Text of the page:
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Master Plans, Powered by Serendipity

"We actually went to Cisco and let them know there were active parties interested in us. They were surprised. And they said, "We didn't realize you were open to considering that." Once they realized we were interested, it all came to a head." --Subrah Iyar, CEO of WebEx to CNET

In the tech community, no company is more talented than Cisco in acquiring and successfully integrating hardware companies. From smaller startups to more recent big fish like Linksys and Scientific Atlanta, Cisco is highly regarded in its acquisition prowess. But what of the strategy behind the purchase a software-as-a-service provider?

Subrah Iyar's remark above strikes us as amusing in the context of this $3.2 billion dollar deal that took only two weeks from WebEx's overture to the Cisco announcement in buying WebEx. For all the press release positioning by Cisco and the endless analysis of the WebEx acquisition and Cisco's "plans," it appears there was no real deep strategy or master plan on Cisco's part. It's as if at a party the prettiest, most popular high school girl in her sophomore year went up to the most handsome quarterback boy in his senior year and said, "Want to dance?" With the WebEx acquisition representing less than 2% of Cisco's market cap - a drop in the bucket - one would think that the hunky high school quarterback's game plan would have included him asking the pretty high school girl to dance, and not the other way around. That wasn't in the playbook. Apparently there was no plan to acquire WebEx, one of the leading, few software-as-a-service players that we're now told by many fits with Cisco's strategy.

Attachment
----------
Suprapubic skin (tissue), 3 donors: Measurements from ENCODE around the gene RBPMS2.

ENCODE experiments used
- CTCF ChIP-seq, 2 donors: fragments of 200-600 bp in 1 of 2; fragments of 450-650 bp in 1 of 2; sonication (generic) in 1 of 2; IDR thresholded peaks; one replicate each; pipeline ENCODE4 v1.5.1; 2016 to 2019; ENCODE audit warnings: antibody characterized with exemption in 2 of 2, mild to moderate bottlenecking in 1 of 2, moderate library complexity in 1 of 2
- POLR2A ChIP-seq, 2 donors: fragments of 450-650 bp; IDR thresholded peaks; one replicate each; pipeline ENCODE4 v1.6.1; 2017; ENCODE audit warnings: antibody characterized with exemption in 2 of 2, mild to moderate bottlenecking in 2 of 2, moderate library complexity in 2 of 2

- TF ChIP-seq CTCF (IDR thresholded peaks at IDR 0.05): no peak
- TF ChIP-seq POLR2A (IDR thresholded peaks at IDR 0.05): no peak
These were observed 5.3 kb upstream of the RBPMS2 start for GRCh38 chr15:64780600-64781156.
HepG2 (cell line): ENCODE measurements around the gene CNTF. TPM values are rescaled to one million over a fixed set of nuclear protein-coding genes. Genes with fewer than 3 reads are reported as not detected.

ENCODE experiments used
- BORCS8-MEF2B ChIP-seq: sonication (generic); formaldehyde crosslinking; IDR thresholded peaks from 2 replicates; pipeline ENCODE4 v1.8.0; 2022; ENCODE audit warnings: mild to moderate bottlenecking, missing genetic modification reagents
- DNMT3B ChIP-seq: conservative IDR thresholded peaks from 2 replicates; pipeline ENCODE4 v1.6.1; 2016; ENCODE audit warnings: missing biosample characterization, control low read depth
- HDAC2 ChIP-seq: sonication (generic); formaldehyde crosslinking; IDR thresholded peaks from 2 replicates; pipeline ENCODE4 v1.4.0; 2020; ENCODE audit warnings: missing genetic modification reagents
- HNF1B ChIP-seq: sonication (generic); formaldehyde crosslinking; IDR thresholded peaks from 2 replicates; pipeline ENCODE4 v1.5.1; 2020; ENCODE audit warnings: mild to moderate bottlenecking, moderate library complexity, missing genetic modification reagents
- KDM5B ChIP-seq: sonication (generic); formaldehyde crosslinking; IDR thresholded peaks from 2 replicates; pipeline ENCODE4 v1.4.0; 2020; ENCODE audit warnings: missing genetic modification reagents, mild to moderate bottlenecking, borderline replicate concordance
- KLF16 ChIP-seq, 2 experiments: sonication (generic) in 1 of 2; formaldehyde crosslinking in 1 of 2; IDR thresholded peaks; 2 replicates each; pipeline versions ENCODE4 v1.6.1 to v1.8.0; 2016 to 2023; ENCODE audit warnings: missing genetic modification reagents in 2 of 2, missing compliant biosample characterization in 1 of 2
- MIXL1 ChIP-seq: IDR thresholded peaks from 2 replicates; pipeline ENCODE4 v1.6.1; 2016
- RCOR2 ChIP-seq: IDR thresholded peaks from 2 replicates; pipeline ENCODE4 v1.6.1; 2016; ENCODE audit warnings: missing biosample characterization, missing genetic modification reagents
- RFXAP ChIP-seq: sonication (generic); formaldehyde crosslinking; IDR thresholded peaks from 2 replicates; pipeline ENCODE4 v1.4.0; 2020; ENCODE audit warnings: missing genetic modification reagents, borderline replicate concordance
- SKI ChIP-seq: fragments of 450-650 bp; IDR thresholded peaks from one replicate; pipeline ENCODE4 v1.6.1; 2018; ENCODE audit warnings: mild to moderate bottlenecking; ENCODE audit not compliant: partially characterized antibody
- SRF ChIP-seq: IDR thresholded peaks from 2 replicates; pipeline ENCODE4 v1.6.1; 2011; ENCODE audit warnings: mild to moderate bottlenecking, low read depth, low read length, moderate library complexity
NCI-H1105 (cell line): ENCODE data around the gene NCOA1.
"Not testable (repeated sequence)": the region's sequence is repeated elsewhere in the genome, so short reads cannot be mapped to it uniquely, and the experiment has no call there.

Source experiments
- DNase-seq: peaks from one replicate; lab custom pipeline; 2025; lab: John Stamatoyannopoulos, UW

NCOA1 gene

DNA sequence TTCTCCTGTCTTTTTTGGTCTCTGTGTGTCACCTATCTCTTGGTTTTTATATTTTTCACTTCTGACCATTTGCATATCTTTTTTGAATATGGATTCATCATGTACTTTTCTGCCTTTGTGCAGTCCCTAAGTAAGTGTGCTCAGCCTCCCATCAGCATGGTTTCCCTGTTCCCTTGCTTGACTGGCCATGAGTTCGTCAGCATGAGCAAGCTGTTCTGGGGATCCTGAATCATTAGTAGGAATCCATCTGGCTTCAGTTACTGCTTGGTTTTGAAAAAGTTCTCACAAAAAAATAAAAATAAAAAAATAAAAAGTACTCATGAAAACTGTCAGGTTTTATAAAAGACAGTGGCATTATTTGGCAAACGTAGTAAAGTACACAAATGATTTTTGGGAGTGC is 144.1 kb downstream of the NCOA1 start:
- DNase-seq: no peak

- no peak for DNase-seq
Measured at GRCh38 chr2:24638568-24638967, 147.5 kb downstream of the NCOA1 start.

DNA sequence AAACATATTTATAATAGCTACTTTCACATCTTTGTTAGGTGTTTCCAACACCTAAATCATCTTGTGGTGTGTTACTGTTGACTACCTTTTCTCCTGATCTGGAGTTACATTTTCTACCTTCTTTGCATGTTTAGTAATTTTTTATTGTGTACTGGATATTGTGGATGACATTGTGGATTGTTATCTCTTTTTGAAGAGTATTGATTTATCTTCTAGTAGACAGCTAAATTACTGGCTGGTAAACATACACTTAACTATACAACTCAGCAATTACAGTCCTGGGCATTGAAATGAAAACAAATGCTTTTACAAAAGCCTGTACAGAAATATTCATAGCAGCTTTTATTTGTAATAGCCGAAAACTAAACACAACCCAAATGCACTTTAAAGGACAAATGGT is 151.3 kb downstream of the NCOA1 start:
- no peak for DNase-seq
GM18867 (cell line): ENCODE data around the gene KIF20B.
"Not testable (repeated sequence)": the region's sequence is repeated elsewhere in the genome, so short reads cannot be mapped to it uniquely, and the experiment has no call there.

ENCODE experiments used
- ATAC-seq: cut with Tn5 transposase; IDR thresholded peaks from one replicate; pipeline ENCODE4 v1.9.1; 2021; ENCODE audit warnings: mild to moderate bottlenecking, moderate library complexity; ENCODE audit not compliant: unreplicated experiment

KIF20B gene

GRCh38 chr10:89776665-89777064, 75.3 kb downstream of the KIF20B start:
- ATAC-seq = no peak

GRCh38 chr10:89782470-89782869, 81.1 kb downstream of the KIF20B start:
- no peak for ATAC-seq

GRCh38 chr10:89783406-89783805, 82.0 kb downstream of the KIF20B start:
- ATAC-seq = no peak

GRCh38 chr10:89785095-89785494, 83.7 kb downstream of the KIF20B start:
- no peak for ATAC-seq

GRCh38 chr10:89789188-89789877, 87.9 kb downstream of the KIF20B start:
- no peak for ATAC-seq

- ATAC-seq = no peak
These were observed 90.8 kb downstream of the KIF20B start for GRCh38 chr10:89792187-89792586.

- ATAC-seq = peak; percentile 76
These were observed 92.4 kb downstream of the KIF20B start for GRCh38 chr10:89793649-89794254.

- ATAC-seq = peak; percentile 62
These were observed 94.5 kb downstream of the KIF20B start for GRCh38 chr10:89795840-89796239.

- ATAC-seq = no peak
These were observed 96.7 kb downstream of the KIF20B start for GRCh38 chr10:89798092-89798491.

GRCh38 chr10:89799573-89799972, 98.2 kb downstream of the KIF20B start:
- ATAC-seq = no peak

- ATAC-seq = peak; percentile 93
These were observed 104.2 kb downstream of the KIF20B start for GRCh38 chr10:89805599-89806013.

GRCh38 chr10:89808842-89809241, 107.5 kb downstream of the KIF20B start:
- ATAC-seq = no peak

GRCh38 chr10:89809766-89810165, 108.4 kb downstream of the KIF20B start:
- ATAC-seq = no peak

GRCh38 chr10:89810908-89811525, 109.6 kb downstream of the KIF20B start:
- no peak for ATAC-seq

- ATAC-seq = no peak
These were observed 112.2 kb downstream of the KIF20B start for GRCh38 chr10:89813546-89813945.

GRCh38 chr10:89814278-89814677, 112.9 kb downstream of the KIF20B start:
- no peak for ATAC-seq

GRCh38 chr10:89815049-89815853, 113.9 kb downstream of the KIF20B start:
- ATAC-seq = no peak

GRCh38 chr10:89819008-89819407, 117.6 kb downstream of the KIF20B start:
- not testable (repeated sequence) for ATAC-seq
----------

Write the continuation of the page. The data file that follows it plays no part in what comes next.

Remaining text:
When a transaction occurs because of a happenstance opportunity, as this one evidently did, it makes all of the cocksure analysis and opinion about "strategy" seem a bit hollow, notwithstanding the new rationalizations now seem to make for good reading. "It's part of Cisco's plan to go after Microsoft!" or This is a strategy to sell more routers" or "This is part of their vision for a Unified Communications strategy" are frequently heard comments about this deal.

It's all very human. A fluke of an acquisition opportunity turns into a grand, or at least much grander, plan. It gets all puffed up and makes people call other people "visionary" in executing their top secret, long-planned "strategy." Never mind that it's two weeks old, and was generated by the seller.

This isn't a criticism of the Cisco deal or of their business operations. It's just a reminder that serendipity is often the cause or jumpstarter of a grand plan, even if nobody admits it. And kudos to Subrah Iyar in representing the interests of his shareholders. If you don't have the restriction of a "no-shop clause" by a prospective buyer put around you when selling your company, it's always a good idea to create froth in the market by calling up numerous suitors. You just might find one who's looking for a dance partner, and a master plan.


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